Outside of music, I feel like the left’s inability to defeat the Fox News-es of the world is a huge obstacle. Watching Obama and the democrats just bow down to the right and have no conviction whatsoever is so disheartening. I really believe we need to support the kind of leftism in America that isn’t afraid to quote Emma Goldman or Noam Chomsky, that isn’t afraid to make bold statements that are true and shout down the interests that are keeping people down. I blame the video-game industry. I blame Hollywood. I blame journalists who trivialize music with a political slant. I blame the public-education system. I blame the uneducated having kids. I blame the FCC for media consolidation. I blame the FCC for not banning outlets like Fox News that broadcast straight lies all day. I blame myself for not being more effective at what I do. We all share the blame.

For those unfamiliar, can you explain the détournement technique of your Nuclear Winter series? What type of statement is it to make an apolitical song into a political one?

It has kind of become a bad habit for me; every time I hear a rap song, I want to change its meaning now, and there just aren’t enough hours in the day! “Détournement” is an art form pioneered by the Situationists in the ’60s. The idea is that they would take a piece of art and hijack it for their own means. Sometimes the end result would be a “correction” to an original; sometimes it would be completely ambivalent. I choose the “ambivalent” approach, because after all is said and done, I love the originals.

The idea came about through the hip-hop-mixtape aesthetic. I loved hearing rappers redo each other’s songs with different slants. I thought it would be cool to hijack them for my anarchistic purposes, because I want to rap on those beats, and because it’s an interesting experiment for me.  It’s also kind of like learning to draw well by tracing. Every time I fuck with another rapper’s style, I add my own voice to it, and it makes me a better rapper.

Israel is rumored to be planning a strike on Iran in September. Between this and America’s proxy war on Iran, do you think that we’ll be sucked into yet another war in the Middle East (before the others end)?

I don’t like to make predictions, because we never really know what’s gonna happen. Events move so quickly right now that anything can happen. Israel is always rumored to attack Iran. We’re already waging covert wars in Yemen, Somalia, and Pakistan…why not in Iran? Personally, I don’t think this can happen. With all the Shia empowerment that has happened in the Middle East over the past year, this would literally, officially start World War III, and that wouldn’t be good for America or Israel.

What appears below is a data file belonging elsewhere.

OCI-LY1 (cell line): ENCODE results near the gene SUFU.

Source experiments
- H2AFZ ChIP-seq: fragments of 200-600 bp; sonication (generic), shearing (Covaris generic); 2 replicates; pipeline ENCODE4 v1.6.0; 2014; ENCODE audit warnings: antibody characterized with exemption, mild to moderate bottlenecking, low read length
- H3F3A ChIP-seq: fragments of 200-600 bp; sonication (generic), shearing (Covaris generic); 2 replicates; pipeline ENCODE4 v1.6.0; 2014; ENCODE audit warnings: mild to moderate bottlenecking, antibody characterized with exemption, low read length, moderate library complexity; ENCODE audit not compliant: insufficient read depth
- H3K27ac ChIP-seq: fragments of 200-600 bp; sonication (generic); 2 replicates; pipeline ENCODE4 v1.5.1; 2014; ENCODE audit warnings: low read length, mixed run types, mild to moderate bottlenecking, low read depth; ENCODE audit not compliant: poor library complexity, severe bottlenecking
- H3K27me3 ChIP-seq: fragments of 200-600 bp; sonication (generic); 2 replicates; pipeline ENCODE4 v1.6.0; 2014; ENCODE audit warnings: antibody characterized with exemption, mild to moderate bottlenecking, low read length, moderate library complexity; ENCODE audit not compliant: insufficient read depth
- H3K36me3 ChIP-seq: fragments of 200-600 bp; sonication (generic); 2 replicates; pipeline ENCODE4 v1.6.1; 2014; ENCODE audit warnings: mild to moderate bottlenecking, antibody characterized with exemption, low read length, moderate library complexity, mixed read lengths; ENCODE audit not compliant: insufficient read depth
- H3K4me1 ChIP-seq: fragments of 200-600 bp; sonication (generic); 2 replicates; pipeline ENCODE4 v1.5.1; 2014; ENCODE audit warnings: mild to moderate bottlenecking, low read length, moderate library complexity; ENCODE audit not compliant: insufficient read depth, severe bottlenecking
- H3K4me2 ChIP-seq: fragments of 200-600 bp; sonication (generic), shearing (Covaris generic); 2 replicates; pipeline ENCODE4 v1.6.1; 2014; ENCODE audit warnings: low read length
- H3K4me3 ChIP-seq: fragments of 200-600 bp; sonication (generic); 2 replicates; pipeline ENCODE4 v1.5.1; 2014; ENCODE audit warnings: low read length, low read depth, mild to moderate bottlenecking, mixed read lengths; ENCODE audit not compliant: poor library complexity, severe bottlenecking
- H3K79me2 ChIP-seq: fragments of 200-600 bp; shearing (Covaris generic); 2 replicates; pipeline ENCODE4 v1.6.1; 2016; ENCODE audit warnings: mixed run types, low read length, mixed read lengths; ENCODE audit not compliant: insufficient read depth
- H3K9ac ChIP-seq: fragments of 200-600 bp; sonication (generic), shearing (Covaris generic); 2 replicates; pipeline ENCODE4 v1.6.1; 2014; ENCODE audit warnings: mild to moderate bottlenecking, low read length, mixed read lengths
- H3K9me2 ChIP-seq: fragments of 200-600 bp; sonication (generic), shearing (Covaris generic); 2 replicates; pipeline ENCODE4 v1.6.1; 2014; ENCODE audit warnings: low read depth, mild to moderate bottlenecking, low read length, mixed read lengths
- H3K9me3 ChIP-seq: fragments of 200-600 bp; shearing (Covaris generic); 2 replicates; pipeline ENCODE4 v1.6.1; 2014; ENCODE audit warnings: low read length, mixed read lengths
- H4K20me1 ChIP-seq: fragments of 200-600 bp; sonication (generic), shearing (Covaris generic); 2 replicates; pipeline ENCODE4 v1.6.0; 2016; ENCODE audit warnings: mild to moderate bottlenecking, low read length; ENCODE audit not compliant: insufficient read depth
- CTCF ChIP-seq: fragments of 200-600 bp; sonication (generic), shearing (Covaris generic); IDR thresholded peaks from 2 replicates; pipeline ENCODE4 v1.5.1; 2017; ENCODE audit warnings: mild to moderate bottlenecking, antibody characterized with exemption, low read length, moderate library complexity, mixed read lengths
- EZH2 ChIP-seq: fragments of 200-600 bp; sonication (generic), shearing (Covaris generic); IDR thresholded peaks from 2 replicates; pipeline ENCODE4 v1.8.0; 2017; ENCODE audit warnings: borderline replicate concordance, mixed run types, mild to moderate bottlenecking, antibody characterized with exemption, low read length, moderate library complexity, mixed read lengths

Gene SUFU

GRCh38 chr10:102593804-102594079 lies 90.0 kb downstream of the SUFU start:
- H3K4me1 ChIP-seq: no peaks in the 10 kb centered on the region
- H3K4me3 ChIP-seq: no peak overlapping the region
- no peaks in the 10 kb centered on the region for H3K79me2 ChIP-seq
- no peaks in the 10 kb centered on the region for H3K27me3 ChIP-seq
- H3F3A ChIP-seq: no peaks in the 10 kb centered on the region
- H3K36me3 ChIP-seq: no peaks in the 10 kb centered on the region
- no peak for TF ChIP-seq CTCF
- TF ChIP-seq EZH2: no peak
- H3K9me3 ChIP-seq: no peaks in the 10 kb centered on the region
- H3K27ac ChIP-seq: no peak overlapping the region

One of your recurring themes is to be mindful of wasteful time and “who you’re serving.” How can the world’s backroom machinations be better related to everyday life in America?

People need to understand that our way of life functions on violence, most of it outsourced. The goods we wear, our computers, the chips in our phones are all brought to us by oppressing children in Africa and China. They literally had to install nets on the side of the buildings at Foxconn (where all the iPhones, Intel devices, etc. are built) because Chinese workers were jumping out the windows. If it weren’t for violent dictators that we support, oil would be prohibitively expensive. When global-warming effects hit, it’s mostly in places like Somalia or Bangladesh or Polynesia. We are completely removed from the impact we have on the rest of the world. I mean, a little curiosity on behalf of the population would help, but beyond that, people should consider the fact that wages in America have gone down, while mega-corporations have consolidated the wealth and just hoarded it.

It’s difficult for me to understand why people don’t understand this better. I think that America should become more protectionist and punish corporations that send jobs overseas, so that it is cheaper to hire Americans. I’m not one of these people that says to end capitalism, but people should familiarize themselves with social movements of the past, and how the struggle we find ourselves in today is the same that workers have faced throughout history. And by studying history, we can learn how to stand up for ourselves and take our lives back. Actually, I kind of stole some of these ideas from the End:Civ documentary. They could watch that here, or they could listen to Democracy Now every day when they’re washing dishes / cooking, like I do.